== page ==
One of Aesop's best-loved fables is the story of the boy who cried wolf, a shepherd boy who relieves the tedium of his lonely job with false alarms." />

The woman who cried conspiracy

There once was a bored shepherd boy sitting on the hillside watching the village sheep. To amuse himself he took a deep breath and sang out, "Wolf! Wolf! The wolf is chasing the sheep!"

The villagers came running up the hill to help the boy drive the wolf away. But when they arrived at the top of the hill, they found no wolf. The boy laughed at the sight of their angry faces.


One of Aesop's best-loved fables is the story of the boy who cried wolf, a shepherd boy who relieves the tedium of his lonely job with false alarms. When a wolf eventually does appear, the boy's cries for help go unanswered.

The fable's famous moral: "Nobody believes a liar, even when the liar is telling the truth!"

If Emily Braxton ever has a legitimate grievance, no one's going to believe her. Like the boy that cried wolf, the misguided Charleston woman has spent the past decade amusing herself at taxpayers' expense, filing lawsuits in Kanawha Circuit Court against prominent people she says are plotting to do her harm.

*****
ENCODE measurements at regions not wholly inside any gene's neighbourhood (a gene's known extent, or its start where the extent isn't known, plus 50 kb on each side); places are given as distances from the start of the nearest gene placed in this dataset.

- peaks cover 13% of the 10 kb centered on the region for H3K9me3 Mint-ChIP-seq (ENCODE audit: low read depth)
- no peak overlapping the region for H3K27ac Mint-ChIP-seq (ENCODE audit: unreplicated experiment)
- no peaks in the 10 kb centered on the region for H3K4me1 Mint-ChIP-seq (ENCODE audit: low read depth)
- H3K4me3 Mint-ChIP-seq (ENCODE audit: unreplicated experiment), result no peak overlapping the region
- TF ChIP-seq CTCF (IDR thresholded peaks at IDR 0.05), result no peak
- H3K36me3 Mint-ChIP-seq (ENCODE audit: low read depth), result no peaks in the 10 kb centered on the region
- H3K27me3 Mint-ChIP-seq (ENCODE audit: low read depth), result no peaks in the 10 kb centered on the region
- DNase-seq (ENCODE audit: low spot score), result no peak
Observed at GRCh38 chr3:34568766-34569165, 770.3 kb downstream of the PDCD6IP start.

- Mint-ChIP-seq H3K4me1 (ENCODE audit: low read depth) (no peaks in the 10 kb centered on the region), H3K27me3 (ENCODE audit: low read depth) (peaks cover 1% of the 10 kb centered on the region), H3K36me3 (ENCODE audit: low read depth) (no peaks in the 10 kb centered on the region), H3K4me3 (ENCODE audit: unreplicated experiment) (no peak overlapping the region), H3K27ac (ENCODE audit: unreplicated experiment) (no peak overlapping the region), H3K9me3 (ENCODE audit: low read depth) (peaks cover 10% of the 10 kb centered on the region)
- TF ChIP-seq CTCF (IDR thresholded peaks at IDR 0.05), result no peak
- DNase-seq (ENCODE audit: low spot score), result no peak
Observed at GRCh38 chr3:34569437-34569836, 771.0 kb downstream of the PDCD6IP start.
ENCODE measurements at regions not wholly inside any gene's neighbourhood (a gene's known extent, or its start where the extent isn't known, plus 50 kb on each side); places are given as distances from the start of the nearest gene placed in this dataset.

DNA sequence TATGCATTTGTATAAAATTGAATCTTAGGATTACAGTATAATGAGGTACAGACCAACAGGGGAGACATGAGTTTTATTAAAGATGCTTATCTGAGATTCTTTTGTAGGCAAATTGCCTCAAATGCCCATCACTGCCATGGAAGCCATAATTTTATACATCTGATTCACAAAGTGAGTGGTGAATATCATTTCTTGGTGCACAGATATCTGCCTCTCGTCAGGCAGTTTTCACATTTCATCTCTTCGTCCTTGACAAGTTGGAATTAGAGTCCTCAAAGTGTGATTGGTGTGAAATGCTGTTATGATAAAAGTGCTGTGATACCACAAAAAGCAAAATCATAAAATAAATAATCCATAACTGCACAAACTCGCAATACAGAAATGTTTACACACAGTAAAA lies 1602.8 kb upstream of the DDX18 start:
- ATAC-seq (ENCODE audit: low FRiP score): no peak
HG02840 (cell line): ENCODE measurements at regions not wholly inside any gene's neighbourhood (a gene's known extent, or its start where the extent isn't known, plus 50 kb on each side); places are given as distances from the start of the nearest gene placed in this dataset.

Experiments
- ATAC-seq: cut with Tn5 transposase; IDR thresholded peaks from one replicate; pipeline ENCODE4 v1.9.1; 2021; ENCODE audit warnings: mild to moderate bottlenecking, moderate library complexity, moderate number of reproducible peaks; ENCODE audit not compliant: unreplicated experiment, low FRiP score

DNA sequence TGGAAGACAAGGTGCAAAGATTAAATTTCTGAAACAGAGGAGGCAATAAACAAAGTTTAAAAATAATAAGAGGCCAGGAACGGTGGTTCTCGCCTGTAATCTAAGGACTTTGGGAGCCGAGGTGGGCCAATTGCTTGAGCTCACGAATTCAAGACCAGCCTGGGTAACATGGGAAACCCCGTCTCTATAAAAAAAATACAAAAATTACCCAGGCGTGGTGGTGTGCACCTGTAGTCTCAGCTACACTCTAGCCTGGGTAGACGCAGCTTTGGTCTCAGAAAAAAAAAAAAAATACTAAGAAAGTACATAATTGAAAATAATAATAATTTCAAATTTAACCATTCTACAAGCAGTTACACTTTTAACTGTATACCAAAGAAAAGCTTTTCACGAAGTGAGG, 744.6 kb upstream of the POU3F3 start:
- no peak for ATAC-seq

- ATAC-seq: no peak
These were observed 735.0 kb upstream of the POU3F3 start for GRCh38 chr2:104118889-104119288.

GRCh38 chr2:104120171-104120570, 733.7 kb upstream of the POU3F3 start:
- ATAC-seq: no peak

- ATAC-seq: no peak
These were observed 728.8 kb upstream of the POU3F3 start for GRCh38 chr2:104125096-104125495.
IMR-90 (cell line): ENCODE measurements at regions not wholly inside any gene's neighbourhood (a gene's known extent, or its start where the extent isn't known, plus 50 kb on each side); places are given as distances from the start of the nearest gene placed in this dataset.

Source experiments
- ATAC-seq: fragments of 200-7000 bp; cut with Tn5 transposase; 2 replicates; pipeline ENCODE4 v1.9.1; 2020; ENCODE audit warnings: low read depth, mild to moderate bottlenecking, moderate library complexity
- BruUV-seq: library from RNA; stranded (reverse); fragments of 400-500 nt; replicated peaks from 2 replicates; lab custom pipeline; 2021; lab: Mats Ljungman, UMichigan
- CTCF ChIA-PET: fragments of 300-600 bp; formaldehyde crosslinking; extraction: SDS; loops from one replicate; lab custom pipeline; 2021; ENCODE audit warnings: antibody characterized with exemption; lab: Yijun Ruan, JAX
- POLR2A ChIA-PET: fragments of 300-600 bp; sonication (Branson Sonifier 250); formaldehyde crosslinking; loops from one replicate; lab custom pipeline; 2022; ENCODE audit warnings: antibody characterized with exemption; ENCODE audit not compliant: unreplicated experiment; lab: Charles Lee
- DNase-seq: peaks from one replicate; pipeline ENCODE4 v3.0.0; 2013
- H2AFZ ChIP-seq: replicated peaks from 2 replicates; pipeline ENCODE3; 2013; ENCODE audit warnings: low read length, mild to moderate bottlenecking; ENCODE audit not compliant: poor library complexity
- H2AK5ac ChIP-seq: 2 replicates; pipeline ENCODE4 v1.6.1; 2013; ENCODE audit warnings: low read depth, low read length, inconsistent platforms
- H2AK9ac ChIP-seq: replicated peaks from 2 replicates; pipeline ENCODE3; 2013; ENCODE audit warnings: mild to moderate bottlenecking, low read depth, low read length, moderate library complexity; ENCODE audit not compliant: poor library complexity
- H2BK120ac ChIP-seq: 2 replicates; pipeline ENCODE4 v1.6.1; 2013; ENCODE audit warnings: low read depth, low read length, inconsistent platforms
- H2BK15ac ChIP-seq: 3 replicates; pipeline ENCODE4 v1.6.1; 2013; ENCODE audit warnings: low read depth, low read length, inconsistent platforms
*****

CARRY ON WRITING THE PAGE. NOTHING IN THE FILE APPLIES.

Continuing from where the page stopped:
Unlike the shepherd boy's fabrications, Emily's tall tales are not plausible.

Late last year, Braxton filed suit against Oprah Winfrey, George and Laura Bush and a trio of doctors, accusing them of implanting a camera inside her body in order to reincarnate her.

Braxton filed suit against Winfrey again this month, claiming the popular talk show host conspired with televangelist T.D. Jakes and his wife to transfer funds from Emily's Social Security account to the U.S. Treasury to finance nuclear warfare. She also claims that Winfrey, the Jakes, Pope Benedict XVI, and President Barack Obama conspired to kill the King of Pop, Michael Jackson.

Emily has filed at least a dozen loopy lawsuits in Kanawha Circuit Court since 2001, all of the older ones havinghave been dismissed. It would be nice if the court would start ignoring her. It can and it should.

Despite what plaintiff's lawyers like to suggest, there is no "right to sue" in this country. Braxton isn't entitled to use state power to threaten other citizens as she does, even if her wealthy and famous targets can afford to defend themselves.

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